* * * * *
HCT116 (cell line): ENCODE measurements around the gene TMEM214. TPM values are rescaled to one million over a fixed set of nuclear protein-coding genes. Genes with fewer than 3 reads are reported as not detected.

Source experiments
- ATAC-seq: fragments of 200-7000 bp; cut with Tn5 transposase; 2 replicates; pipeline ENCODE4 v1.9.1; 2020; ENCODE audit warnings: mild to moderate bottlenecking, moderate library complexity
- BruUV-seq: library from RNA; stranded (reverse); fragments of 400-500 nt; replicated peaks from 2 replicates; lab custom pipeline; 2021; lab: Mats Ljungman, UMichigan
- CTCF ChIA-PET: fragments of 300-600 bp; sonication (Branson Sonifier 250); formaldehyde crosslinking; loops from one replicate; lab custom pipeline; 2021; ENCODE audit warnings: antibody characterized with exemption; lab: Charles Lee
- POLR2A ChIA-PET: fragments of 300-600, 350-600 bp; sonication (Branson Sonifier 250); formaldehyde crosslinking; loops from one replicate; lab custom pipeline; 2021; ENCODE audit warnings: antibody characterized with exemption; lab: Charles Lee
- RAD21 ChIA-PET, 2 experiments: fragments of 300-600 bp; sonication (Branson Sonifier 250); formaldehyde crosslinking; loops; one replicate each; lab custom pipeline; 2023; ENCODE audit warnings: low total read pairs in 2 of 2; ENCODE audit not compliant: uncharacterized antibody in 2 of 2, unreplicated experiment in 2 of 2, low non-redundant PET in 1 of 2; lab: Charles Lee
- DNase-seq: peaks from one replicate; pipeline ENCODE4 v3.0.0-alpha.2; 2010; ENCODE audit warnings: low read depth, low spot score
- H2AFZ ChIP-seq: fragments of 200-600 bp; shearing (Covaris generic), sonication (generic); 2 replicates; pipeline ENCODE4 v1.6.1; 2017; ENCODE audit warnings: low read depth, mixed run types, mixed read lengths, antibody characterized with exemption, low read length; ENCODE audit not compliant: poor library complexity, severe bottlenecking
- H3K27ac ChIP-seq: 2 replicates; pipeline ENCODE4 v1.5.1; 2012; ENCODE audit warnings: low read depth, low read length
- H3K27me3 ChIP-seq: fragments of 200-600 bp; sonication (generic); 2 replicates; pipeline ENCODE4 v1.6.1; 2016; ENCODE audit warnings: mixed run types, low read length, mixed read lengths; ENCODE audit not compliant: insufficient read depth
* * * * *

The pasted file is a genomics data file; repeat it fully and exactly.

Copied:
HCT116 (cell line): ENCODE measurements around the gene TMEM214. TPM values are rescaled to one million over a fixed set of nuclear protein-coding genes. Genes with fewer than 3 reads are reported as not detected.

Source experiments
- ATAC-seq: fragments of 200-7000 bp; cut with Tn5 transposase; 2 replicates; pipeline ENCODE4 v1.9.1; 2020; ENCODE audit warnings: mild to moderate bottlenecking, moderate library complexity
- BruUV-seq: library from RNA; stranded (reverse); fragments of 400-500 nt; replicated peaks from 2 replicates; lab custom pipeline; 2021; lab: Mats Ljungman, UMichigan
- CTCF ChIA-PET: fragments of 300-600 bp; sonication (Branson Sonifier 250); formaldehyde crosslinking; loops from one replicate; lab custom pipeline; 2021; ENCODE audit warnings: antibody characterized with exemption; lab: Charles Lee
- POLR2A ChIA-PET: fragments of 300-600, 350-600 bp; sonication (Branson Sonifier 250); formaldehyde crosslinking; loops from one replicate; lab custom pipeline; 2021; ENCODE audit warnings: antibody characterized with exemption; lab: Charles Lee
- RAD21 ChIA-PET, 2 experiments: fragments of 300-600 bp; sonication (Branson Sonifier 250); formaldehyde crosslinking; loops; one replicate each; lab custom pipeline; 2023; ENCODE audit warnings: low total read pairs in 2 of 2; ENCODE audit not compliant: uncharacterized antibody in 2 of 2, unreplicated experiment in 2 of 2, low non-redundant PET in 1 of 2; lab: Charles Lee
- DNase-seq: peaks from one replicate; pipeline ENCODE4 v3.0.0-alpha.2; 2010; ENCODE audit warnings: low read depth, low spot score
- H2AFZ ChIP-seq: fragments of 200-600 bp; shearing (Covaris generic), sonication (generic); 2 replicates; pipeline ENCODE4 v1.6.1; 2017; ENCODE audit warnings: low read depth, mixed run types, mixed read lengths, antibody characterized with exemption, low read length; ENCODE audit not compliant: poor library complexity, severe bottlenecking
- H3K27ac ChIP-seq: 2 replicates; pipeline ENCODE4 v1.5.1; 2012; ENCODE audit warnings: low read depth, low read length
- H3K27me3 ChIP-seq: fragments of 200-600 bp; sonication (generic); 2 replicates; pipeline ENCODE4 v1.6.1; 2016; ENCODE audit warnings: mixed run types, low read length, mixed read lengths; ENCODE audit not compliant: insufficient read depth